We're back! And after being blocked from Blogspot in Taiwan and China, I will pick up where we left off in Seoul -- what at this point feels like a month ago! A public thank you to my husband, Hank, who tried to let everyone know that we were alive and well, albeit in a more highly controlled environment.
The day after our alumnae and family event in Seoul we spent some time with a couple of consultants in the morning and early afternoon. We enjoyed conversation with them and feel that we learned a lot about the lives of Korean students. One of the consultants also runs an "academy" (after-school or summer-school programs to teach English, primarily, and SAT / TEOFL prep). By coincidence, she had the English Dept Chair from Deerfield teaching for her this summer, and so we all had lunch together at a wonderful restaurant nearby. It was interesting to hear what his experience had been like this summer and to learn more about these "academies" in Korea from an American educational perspective.
Our late afternoon and evening was spent with our student Moon Jung and her family. Moon Jung took us to a beautiful imperial palace right in the middle of Old Seoul, an area we had not yet seen and were happy to visit. Suddenly gone were the big business buildings we'd grown familiar with on the other side of the river, and everything looked more like what we expected from an old city such as this.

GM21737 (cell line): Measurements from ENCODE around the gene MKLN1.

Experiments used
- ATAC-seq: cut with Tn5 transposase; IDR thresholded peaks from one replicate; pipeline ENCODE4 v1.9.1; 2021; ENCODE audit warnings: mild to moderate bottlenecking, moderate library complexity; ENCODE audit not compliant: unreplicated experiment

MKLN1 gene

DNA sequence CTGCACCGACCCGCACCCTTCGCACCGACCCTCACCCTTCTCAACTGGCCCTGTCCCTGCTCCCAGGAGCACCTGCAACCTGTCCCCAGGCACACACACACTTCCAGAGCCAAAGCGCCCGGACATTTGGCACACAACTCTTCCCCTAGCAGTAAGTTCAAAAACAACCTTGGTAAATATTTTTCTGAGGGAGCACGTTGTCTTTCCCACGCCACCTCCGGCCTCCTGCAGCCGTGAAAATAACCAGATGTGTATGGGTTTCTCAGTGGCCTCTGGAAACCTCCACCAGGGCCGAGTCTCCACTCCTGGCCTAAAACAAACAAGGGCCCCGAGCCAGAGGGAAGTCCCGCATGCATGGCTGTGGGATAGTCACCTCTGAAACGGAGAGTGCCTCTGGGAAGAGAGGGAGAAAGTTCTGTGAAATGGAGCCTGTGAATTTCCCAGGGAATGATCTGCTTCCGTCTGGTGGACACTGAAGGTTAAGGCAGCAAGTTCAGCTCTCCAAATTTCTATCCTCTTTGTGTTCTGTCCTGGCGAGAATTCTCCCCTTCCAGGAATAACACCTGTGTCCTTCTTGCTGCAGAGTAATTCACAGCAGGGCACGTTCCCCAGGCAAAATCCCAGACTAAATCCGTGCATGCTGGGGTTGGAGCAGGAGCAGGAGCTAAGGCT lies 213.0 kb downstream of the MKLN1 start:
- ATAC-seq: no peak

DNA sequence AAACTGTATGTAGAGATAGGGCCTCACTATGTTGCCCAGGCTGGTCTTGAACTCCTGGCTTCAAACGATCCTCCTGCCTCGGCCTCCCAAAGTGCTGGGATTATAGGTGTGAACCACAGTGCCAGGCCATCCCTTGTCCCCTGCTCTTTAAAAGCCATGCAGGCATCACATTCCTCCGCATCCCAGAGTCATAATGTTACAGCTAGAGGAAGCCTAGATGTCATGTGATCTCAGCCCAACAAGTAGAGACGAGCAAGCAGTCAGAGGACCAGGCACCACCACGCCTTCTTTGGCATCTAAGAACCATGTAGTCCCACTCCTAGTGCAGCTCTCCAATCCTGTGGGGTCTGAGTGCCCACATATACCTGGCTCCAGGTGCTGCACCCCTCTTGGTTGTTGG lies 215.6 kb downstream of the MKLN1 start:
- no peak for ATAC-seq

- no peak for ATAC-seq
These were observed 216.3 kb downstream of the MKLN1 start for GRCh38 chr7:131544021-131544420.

Chungdeokgung Palace was a wonderful place, filled with all kinds of interesting views and insights into the life of the Korean royal family. We walked around the grounds for several hours, and I just kept clicking away. Both the buildings and the grounds were beautiful. It was hot, but we persevered, and saw most of what was there:
We went from Chungdeokgung Palace to a charming area of Old Seoul with antique shops and a charming tea room where we each enjoyed a bowl of unique (to Andy and me) tea. It was all delicious with an order of some rice pastries, and we loved the ambiance of the place.
Once done with the tea, we sauntered along the street, entering shops that appealed to us. Andy and I bought a few gifts for family members, and we were on our way to meet Moon Jung's parents and interpreter for dinner.
Moon Jung and her parents thought we might like some familiar food, having now been in Asia for some time. We therefore dined in a beautiful Italian restaurant that was a part of a hotel, and it was perfect. Despite any language barriers, we enjoyed lively conversation, lots of laughs and a wonderful meal. Moon Jung's father was very kind in offering us gifts for our husbands as he figured they were lonely at home without us. That was just so sweet (and both husbands really appreciated being thought of!). Her mother was as good an audience for her husband as we were, and we all would hang with anticipation on the translator's words as he told another good story or joke. Here we all are, fully sated:
Many thanks to the Choi family for a wonderful memory of Old Seoul and fine Italian dining. Gansa Hamnida!
(I'm not sure why the writing is suddenly blue and underlined, but I can't seem to change it...)